This is the oldest known representation of the saint, and may have been painted only a few years after his death in 1226. The frescoes of St. Francesco and the mosaic panel depicting "the Presentation of Christ", which were discovered in the archaeological expedition preceding the restoration, have been partially restored and are displayed in the Archaeological Museum of Istanbul. Other findings from the 1966 expedition are displayed in a small museum located in the diaconicon of the Kalenderhane Mosque.

The church has a Greek cross or cross-domed plan, preceded by an inner and outer narthex to the west, and with sanctuary to the east. The side entrances from the inner narthex were closed in the period following the Latin invasion. There was also an upper gallery to the inner narthex, which was possibly removed during the 1854 reconstruction, and windows were opened on the northern façade inside the grand arch that was previously obscured by the gallery.

The aisles flanking the nave to the north and south are also thought to have been removed at this time and neither was rebuilt during the 1966 restoration; the triple arches that used to link the nave to the aisles now form the lower tier of windows on the north and south façades. The sanctuary, which was probably replaced by a straight wall with a mihrab during the 18th century conversion, was rebuilt during the restoration and the restored mihrab was moved into the sanctuary apse. The foundations of the sanctuary, which guided the reconstruction, contained the footprint of a smaller mihrab built earlier for the zawiya.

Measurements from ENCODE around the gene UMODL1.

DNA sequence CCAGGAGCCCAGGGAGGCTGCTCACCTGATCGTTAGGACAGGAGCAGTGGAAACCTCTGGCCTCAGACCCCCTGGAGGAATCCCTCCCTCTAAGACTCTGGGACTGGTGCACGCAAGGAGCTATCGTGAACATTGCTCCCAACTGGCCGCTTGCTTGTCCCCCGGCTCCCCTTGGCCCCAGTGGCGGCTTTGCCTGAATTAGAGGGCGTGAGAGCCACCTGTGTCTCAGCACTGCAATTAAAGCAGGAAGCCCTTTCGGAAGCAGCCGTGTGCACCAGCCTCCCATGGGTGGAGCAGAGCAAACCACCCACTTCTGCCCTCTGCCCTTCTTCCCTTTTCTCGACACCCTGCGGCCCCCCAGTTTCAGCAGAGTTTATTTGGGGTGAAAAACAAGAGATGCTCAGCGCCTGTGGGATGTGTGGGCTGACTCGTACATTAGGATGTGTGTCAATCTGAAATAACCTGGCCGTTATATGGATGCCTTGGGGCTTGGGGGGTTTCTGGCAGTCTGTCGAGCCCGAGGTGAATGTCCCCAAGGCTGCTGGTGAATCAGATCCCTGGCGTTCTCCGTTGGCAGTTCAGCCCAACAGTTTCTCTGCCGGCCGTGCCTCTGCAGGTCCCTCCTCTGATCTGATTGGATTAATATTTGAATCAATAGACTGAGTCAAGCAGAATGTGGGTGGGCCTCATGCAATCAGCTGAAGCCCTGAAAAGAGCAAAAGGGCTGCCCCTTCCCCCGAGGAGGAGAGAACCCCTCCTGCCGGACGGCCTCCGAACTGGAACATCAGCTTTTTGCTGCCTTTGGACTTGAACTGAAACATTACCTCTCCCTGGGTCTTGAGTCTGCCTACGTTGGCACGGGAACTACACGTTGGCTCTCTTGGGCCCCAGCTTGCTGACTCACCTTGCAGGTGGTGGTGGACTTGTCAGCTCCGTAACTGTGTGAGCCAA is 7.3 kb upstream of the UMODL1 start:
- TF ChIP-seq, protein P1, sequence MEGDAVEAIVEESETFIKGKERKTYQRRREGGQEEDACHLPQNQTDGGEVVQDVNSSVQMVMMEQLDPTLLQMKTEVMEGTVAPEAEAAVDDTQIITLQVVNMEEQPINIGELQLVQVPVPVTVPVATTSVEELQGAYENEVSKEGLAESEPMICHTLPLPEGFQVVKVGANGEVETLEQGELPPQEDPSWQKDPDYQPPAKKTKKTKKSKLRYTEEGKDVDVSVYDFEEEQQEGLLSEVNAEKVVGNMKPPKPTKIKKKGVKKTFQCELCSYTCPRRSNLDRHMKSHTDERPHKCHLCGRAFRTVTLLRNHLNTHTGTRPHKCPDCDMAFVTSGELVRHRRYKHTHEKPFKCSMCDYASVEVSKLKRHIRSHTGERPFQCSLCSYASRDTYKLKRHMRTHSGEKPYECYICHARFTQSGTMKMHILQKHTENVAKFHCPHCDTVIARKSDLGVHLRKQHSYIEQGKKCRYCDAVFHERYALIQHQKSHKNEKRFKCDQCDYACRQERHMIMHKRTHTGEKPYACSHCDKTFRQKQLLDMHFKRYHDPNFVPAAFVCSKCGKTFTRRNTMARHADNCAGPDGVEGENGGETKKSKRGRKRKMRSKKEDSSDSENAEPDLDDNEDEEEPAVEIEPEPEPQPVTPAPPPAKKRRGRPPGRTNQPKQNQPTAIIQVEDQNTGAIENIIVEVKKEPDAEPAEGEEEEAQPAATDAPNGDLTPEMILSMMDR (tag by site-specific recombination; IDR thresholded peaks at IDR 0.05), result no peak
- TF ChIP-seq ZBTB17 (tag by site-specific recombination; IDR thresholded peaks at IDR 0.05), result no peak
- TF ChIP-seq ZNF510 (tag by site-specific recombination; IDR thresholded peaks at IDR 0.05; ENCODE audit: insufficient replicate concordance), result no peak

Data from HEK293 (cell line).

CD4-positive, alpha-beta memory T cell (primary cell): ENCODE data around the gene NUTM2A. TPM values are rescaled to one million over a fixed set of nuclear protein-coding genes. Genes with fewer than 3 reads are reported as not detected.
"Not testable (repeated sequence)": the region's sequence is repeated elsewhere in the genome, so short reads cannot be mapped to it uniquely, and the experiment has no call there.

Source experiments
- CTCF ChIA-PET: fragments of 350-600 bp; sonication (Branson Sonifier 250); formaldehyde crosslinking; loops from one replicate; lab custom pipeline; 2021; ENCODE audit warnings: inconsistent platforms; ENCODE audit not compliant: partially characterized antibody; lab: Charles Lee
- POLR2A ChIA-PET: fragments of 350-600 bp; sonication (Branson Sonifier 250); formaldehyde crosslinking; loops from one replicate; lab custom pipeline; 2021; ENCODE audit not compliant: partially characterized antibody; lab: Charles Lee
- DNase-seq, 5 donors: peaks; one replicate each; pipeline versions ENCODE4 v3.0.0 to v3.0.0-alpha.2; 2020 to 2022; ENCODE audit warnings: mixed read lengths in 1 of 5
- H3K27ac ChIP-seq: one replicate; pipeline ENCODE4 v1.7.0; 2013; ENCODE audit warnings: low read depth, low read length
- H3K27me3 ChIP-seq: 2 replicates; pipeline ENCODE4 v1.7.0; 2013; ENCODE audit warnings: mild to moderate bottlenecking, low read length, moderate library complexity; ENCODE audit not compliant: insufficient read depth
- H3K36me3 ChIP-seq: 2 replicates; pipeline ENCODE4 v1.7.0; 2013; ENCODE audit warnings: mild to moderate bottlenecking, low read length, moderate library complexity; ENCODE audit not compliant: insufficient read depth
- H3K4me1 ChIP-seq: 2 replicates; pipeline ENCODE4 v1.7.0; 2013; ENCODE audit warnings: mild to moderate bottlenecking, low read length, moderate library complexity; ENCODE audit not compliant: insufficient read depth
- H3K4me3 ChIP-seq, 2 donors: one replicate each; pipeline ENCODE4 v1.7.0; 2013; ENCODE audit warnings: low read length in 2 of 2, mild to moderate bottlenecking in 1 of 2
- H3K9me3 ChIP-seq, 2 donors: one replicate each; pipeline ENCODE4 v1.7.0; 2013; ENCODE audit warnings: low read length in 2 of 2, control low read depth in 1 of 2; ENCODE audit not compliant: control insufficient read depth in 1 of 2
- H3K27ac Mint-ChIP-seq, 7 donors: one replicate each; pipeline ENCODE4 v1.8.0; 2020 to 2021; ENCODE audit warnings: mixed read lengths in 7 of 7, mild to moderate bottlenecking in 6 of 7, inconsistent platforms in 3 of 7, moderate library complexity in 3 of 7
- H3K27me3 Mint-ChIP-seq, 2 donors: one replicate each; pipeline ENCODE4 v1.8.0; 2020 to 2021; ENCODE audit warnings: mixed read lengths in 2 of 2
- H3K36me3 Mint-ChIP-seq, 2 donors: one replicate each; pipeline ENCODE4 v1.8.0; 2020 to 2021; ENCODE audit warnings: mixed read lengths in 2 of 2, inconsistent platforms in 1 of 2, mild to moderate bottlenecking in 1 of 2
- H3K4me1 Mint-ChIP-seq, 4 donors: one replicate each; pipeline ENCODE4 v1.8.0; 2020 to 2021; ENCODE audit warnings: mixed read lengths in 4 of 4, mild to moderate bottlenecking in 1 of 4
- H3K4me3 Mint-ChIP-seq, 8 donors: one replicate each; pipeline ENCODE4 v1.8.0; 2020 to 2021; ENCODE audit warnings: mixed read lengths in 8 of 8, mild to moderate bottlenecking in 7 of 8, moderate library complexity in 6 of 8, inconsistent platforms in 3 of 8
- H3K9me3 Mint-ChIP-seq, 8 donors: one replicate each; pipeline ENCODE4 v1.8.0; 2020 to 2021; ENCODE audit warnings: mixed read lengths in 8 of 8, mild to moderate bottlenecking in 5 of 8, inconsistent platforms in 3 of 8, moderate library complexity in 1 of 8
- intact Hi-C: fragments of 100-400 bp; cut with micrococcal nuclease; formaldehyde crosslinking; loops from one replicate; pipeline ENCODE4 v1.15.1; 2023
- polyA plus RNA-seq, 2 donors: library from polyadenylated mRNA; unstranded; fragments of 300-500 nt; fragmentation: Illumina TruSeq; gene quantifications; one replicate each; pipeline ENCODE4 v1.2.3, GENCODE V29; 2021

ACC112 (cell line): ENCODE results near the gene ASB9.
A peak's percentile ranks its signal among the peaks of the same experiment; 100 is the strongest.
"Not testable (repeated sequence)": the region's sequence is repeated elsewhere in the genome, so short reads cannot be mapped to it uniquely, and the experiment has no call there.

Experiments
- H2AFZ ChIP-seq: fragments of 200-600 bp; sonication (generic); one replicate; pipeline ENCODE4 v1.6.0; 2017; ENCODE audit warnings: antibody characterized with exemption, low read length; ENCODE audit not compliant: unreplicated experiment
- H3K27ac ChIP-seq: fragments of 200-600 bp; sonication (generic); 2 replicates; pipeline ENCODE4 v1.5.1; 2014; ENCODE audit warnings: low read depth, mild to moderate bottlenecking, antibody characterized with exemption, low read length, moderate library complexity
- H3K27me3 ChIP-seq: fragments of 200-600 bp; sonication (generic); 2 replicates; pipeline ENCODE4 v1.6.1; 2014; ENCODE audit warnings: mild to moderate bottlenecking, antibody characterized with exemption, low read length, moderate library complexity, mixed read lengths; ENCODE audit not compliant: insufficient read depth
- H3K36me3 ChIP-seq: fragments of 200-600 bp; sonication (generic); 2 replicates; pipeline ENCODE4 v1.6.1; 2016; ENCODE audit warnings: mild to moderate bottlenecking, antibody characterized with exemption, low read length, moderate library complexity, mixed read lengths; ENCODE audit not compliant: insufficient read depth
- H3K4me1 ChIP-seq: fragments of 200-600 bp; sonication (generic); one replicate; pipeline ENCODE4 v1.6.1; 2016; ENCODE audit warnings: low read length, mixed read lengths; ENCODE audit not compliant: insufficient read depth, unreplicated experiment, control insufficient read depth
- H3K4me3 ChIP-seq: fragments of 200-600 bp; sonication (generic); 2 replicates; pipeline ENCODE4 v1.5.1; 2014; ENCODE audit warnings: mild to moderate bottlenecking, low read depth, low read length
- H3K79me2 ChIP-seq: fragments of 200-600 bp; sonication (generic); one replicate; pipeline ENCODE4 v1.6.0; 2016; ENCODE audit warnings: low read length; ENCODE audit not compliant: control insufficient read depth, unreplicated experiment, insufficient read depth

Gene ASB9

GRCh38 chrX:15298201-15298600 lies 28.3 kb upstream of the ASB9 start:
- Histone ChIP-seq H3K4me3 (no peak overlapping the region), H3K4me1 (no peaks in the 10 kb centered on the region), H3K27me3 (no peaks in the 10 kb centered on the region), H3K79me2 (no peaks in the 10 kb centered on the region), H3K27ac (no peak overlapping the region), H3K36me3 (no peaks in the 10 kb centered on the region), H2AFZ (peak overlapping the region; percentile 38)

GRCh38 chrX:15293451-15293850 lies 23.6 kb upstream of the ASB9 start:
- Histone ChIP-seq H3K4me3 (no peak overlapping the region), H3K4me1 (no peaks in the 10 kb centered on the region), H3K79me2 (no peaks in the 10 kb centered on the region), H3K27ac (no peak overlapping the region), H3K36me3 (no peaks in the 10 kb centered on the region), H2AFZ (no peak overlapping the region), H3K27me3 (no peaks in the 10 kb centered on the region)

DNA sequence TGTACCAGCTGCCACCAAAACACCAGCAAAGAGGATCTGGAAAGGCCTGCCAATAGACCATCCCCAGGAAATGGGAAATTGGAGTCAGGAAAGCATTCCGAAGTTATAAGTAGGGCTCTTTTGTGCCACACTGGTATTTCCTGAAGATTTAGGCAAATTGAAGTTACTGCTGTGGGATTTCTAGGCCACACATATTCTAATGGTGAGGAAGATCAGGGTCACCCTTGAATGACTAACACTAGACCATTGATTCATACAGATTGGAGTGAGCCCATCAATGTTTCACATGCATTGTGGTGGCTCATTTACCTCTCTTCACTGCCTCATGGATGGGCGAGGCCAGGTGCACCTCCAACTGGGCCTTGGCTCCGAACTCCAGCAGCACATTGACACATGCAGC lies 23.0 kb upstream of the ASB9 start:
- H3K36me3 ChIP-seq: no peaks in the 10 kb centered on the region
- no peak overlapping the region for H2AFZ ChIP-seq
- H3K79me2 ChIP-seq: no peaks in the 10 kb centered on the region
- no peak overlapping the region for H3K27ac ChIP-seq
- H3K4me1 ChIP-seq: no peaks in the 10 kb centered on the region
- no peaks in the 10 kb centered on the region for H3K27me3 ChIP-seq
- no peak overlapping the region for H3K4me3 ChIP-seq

The chapels of prothesis and the diaconicon, located to the north and south of the sanctuary, are complex in plan and incorporate fragments of chapels and apses from earlier structures. Two elaborate icon frames, located on the piers flanking the sanctuary, provide information about the non-extant iconostasis, which rose to the level of the vaults. The original decoration of the church has been largely maintained and consists of polychrome marble revetments and moldings.